2. Are you gonna wear your running sneakers or something like hiking boots? Pack extra socks? Are there a bazillion water/med stations? Does Stephen wish he could do this “with” you? How are you mentally preparing?

    k I think that’s enough questions for one comment :)

    • I’m probably going to wear sneakers since I plan on running at least some of it. (I don’t like running in my hiking boots.) Extra socks are a must. Right now I’m considering pinning them to my spibelt if I don’t wear a backpack. I’m definitely mulling over the attire options a lot. Even though running is just fast walking, what I wear will greatly vary depending on if I approach this as a runner or a walker.

      As for water stations, they better have a million of them! I’m going to carry water with me, too, but you can never have too much water for something like this.

      I’m not sure how Stephen feels about Bataan. He’s always really cautious about participating in things where he could end up hurt since injuries interfere with his work. Maybe after I do it, he’ll be more into it.

      • If you could potentially be out there for 7-9+ hours, conditions could change. Layers! Your spibelt is either gonna come in handy or be overloaded. I know you’ll figure everything out before the day. So exciting! You might need twice the amount of text/facebook cheering that day, eh? You’re so hard core. Can’t even believe it. Go you!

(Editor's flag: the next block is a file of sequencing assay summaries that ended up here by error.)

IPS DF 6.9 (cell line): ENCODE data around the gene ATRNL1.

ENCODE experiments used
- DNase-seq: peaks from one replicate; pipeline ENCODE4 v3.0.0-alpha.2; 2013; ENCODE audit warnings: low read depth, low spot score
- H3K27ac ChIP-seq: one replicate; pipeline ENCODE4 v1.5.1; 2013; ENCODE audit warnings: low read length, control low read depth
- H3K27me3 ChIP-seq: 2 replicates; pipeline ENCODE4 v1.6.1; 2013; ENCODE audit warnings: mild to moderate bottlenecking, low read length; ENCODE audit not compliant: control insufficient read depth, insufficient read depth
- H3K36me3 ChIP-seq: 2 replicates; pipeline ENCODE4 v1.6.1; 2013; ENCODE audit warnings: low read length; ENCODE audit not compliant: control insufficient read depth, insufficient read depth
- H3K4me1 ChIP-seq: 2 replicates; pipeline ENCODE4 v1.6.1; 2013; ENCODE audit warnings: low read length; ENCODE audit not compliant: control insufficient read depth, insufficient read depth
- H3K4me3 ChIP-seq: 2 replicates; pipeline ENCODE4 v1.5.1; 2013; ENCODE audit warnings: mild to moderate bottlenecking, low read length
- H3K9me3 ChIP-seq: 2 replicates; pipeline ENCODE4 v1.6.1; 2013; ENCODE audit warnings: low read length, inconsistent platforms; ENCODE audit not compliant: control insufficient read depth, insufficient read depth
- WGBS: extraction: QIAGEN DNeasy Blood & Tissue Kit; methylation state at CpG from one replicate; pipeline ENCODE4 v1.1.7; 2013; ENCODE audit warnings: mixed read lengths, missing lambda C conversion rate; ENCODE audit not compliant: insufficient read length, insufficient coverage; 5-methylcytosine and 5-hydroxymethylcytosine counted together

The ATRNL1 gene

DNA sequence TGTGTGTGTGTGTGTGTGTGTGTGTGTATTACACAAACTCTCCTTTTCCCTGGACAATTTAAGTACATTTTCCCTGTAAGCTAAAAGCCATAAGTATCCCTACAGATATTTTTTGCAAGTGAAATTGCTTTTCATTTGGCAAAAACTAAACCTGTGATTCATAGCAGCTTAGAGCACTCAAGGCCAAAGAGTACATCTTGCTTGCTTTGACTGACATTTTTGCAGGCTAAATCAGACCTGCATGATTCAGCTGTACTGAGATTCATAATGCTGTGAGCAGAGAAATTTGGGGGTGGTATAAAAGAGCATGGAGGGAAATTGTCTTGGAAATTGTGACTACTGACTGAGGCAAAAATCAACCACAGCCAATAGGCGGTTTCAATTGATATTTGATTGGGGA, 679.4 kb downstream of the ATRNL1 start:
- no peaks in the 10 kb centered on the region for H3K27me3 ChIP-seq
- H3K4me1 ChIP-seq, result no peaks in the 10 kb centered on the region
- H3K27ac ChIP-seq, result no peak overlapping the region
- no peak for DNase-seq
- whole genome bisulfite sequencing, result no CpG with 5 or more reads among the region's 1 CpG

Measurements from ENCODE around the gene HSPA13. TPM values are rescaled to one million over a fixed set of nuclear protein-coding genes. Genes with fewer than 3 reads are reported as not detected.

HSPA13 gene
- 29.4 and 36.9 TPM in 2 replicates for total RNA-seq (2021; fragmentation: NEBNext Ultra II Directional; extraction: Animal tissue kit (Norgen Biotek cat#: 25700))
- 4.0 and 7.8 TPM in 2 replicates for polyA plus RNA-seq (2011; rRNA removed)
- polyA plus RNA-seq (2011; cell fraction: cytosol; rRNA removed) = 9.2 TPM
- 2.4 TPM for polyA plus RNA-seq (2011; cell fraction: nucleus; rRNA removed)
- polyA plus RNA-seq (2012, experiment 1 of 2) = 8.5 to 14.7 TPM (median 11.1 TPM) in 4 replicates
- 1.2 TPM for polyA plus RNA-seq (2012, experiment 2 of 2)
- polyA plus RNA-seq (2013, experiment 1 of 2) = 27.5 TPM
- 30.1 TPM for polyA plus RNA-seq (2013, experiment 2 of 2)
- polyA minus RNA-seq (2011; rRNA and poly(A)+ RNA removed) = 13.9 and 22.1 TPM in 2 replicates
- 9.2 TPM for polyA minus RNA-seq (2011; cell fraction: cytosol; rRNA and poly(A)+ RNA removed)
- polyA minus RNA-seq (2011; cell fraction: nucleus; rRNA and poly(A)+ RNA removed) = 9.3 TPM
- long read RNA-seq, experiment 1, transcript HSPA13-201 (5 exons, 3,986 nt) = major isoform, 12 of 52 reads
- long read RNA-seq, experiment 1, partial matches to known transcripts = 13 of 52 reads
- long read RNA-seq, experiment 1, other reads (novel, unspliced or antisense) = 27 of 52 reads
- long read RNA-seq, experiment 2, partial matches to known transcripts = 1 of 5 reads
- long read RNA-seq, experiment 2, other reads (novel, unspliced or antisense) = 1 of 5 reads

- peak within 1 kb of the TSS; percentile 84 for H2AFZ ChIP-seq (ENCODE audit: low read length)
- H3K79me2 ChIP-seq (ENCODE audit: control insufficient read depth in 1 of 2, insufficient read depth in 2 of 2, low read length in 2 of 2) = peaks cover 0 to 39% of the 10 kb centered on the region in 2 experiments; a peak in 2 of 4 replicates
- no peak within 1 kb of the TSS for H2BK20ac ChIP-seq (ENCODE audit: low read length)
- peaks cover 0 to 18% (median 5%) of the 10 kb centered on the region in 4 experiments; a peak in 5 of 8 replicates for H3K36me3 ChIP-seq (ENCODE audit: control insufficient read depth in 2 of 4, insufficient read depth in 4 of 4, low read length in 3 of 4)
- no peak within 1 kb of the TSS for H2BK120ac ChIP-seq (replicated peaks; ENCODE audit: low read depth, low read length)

3. That ‘race’ looks terrifying. Good luck with it!

  4. Oh…I love that you are doing these races with historical value! Makes me want to become a runner!

    And…Gonzales is my hometown! If you need a place to stay and/or good, down home southern cooking and good company, my parents, brother and sister-in-law, cousins and many great friends still live there! I can hook you up for next year’s run!

    • Doesn’t that race look so cool?! I’m really hoping we can make it happen. There are lots of logistics to figure out (pulling together a team, the soldiers getting time off, renting a van), but I think it would be so worth it. And thanks for offering up your local resources! That’s so sweet!

  5. I wish I could do this! Bummed my surgery is the thursday before. :(